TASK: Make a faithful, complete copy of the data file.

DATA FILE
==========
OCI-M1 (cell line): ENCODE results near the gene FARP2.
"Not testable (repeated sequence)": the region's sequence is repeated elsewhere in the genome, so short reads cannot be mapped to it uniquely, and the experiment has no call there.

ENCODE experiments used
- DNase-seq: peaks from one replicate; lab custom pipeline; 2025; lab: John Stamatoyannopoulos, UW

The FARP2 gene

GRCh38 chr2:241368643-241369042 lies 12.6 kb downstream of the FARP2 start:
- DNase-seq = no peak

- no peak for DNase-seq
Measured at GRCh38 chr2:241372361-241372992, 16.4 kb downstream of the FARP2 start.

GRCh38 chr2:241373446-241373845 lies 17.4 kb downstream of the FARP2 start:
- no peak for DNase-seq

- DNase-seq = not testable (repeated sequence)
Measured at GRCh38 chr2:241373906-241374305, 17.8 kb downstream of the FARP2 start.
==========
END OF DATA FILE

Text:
OCI-M1 (cell line): ENCODE results near the gene FARP2.
"Not testable (repeated sequence)": the region's sequence is repeated elsewhere in the genome, so short reads cannot be mapped to it uniquely, and the experiment has no call there.

ENCODE experiments used
- DNase-seq: peaks from one replicate; lab custom pipeline; 2025; lab: John Stamatoyannopoulos, UW

The FARP2 gene

GRCh38 chr2:241368643-241369042 lies 12.6 kb downstream of the FARP2 start:
- DNase-seq = no peak

- no peak for DNase-seq
Measured at GRCh38 chr2:241372361-241372992, 16.4 kb downstream of the FARP2 start.

GRCh38 chr2:241373446-241373845 lies 17.4 kb downstream of the FARP2 start:
- no peak for DNase-seq

- DNase-seq = not testable (repeated sequence)
Measured at GRCh38 chr2:241373906-241374305, 17.8 kb downstream of the FARP2 start.